Watching a teenager grow can be very difficult for a parent. Teens are no longer kids but they are also not yet adults; teenage years are transitional years. How your child’s teen years play out is in your hands as much as it is in theirs. As your child transitions into teenage years, they will be exposed to a range of emotions that might be totally new to them. Becoming a teen may also come with many questions that they do not yet have answers to. As a parent, it is your responsibility to teach your children to make their own choices and be responsible for themselves as they transition into teenagers. On top of this all, your child’s body experiences hormonal changes during this transitional time.
Here are some ways in which you can smoothly help your children transition to adulthood:
Your child’s belief system is a combination of their opinions, beliefs and choices accumulated over the years. Their belief system defines who they are, how they think and how they will act, and a belief system can either promote or hinder personal growth. Your children will believe what you teach them and model for them, and by acting as a teacher and role model, you can help to shape your child’s beliefs. While you are not 100% responsible for your child’s belief systems as parents, you play a very big role in developing them. It is important that you check in on yourself and your own actions as a parent to teens to ensure you are continuing to be a good role model for your children.
Many problems stem from communication failures, known as miscommunications. Your teen may be unable to communicate their thoughts and opinions well with others as they transition into adulthood. This can cause misunderstandings, which can lead to many uncomfortable or undesirable situations. While it is important for your children to adequately communicate what they are trying to say, another key element of effective communication is listening. They need to listen and understand other people’s points of view. Listening can make all the difference. Teach them the difference between hearing and listening. It is natural for people to hear others, but good communication and dialogue only takes place when people truly listen to one another,
It is also imperative that your children are confident. Your child may be the brightest one around but if they lack self-confidence, they may sell themselves short and people may not listen to what they have to say. Thus, as a teenager, they should get involved in activities, and extracurriculars that will build their confidence. You can also consider enrolling them in Character Development Workshops, or workshops that help teens highlight their strengths and give them the toolset they need to be successful in life.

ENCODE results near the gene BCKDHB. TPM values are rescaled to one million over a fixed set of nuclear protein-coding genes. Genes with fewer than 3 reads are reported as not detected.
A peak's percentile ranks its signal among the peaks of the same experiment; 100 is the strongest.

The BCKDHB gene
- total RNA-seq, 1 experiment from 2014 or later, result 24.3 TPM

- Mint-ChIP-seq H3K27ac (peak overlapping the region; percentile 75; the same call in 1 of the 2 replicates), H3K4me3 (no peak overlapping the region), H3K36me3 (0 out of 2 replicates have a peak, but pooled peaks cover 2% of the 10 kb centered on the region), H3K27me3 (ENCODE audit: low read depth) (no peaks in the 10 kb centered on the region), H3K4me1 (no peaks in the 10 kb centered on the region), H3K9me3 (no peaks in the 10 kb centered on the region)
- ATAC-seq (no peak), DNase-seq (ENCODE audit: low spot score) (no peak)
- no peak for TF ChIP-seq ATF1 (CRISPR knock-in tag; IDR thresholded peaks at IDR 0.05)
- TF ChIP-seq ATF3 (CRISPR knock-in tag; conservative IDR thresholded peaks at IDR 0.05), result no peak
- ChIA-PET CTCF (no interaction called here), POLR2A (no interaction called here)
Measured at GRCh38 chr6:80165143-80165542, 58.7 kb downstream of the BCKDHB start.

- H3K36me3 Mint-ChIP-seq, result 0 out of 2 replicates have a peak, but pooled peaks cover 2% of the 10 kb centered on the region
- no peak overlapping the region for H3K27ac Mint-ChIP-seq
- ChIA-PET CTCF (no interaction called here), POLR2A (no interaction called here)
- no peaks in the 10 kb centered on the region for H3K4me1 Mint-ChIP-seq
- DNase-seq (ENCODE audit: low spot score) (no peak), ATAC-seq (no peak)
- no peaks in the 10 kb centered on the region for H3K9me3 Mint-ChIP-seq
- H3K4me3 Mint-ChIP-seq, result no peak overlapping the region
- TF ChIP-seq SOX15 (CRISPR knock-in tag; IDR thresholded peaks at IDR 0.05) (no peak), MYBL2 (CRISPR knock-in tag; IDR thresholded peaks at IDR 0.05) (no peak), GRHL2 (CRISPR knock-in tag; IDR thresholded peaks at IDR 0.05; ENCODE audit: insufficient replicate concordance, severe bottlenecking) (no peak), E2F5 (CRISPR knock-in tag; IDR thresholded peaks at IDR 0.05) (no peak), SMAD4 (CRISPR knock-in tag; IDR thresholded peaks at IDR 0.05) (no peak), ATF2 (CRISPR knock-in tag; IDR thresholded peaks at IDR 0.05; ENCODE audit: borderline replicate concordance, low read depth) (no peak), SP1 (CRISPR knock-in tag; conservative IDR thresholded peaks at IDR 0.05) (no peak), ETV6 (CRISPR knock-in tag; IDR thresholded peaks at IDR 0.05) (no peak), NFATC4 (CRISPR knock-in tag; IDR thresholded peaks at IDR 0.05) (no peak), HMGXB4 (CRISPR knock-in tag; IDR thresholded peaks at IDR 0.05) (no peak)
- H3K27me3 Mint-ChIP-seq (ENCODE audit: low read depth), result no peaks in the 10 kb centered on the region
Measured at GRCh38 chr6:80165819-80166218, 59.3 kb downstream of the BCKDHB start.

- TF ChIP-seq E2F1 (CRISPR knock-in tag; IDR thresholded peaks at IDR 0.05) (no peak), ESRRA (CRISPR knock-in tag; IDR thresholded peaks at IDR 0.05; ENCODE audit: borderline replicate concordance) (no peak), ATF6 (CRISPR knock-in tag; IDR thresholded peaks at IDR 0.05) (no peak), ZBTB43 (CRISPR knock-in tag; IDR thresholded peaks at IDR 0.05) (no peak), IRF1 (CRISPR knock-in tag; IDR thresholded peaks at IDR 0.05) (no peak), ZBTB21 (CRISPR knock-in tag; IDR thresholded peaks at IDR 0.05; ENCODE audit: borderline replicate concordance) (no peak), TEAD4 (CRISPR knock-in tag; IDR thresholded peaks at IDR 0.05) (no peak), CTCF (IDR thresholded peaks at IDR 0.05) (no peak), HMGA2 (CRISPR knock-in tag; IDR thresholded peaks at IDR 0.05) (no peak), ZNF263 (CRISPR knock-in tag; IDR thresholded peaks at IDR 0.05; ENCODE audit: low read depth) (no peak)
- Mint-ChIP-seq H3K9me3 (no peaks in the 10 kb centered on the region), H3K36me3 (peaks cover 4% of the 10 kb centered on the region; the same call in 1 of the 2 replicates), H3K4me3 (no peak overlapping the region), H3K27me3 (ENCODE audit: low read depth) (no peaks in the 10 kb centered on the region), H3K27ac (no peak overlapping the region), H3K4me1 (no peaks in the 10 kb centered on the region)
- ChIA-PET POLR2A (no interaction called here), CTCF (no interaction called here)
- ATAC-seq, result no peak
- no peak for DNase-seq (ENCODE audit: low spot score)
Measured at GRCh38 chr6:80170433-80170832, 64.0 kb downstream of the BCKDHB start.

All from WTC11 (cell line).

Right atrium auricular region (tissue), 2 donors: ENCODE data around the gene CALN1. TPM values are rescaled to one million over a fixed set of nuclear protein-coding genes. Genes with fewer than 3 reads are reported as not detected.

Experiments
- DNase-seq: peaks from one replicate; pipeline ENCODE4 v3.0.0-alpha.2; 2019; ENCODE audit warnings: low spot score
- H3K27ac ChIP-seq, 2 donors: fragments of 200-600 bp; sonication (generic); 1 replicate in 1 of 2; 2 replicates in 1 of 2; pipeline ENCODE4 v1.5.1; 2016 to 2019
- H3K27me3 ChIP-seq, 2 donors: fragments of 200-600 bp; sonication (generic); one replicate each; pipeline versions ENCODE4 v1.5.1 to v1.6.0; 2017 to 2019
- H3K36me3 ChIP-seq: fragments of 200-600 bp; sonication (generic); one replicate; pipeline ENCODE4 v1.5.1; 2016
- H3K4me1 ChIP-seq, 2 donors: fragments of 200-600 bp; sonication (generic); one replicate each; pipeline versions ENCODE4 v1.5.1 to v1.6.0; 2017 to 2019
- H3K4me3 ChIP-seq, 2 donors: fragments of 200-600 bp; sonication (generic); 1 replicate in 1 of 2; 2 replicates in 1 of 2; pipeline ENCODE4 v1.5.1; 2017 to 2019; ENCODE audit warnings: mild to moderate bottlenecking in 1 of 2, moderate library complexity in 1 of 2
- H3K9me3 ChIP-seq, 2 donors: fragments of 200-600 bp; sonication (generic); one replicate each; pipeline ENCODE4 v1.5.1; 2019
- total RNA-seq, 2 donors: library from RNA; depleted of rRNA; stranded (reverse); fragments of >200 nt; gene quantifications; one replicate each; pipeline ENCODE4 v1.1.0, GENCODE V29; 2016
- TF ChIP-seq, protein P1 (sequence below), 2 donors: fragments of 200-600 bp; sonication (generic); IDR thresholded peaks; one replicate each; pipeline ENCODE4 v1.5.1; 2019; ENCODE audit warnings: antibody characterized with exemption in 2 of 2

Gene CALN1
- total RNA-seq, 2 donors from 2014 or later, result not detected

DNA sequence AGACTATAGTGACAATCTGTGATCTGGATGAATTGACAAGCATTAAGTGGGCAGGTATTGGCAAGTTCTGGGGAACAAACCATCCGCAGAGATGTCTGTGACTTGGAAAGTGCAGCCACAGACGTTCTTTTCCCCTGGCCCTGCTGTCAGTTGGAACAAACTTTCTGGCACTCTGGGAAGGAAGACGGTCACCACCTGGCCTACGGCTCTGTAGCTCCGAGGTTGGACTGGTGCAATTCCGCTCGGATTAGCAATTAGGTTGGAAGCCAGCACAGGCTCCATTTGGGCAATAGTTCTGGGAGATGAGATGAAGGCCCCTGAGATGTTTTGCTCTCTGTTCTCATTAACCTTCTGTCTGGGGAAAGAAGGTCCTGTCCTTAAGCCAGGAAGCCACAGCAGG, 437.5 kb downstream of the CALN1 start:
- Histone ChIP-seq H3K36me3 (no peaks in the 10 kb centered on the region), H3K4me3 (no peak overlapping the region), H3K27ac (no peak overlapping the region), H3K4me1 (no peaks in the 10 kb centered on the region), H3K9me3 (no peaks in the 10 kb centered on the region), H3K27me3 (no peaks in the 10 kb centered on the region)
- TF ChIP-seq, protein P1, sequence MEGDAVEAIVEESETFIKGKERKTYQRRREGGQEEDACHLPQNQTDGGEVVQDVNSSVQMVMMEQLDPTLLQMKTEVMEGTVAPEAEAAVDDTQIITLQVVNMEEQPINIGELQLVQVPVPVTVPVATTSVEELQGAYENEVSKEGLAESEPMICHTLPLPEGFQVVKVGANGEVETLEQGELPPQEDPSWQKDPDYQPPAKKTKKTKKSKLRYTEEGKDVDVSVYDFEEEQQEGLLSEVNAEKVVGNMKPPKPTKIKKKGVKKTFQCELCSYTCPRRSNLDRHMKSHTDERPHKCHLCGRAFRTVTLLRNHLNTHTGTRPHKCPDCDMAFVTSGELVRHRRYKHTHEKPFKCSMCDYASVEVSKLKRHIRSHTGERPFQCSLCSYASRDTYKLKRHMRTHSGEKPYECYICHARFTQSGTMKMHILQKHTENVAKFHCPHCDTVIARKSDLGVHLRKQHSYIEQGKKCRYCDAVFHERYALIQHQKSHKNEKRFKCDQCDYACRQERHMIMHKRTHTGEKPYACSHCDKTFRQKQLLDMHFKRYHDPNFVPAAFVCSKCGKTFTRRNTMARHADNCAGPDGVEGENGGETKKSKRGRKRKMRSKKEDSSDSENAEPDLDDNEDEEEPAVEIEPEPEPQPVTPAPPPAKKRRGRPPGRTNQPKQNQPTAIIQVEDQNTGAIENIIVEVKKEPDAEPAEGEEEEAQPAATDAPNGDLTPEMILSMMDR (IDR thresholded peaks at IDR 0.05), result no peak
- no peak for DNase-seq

It is also important to be honest with your children. Telling them they did a great job when they did not put their best foot forward will not help them in any way. Rather, it will give them a false sense of confidence and ultimately lead to them feeling inadequate. Praise your children for the positive strides they make and support them when they fail, but do not praise them when praise is not warranted; it will not help.
Finally, it is important for your children to build a strong support system of people they can consistently go to in times of need. That support system includes you, their parents, as well as friends, teachers and others they deem close to them. A Youth Empowerment Coach can be helpful when you want an unconnected third person to talk to your child and work through problem-solving with them. Coaches tend to resemble mentors, so your children may open up to a coach more than they will to their own parents.
I am a parent of 2. I know it is hard to watch your children struggle and fail. However, when children figure out how to deal with struggles and accept their failures as bumps in the road rather than a demise, they will truly start to experience transformational change.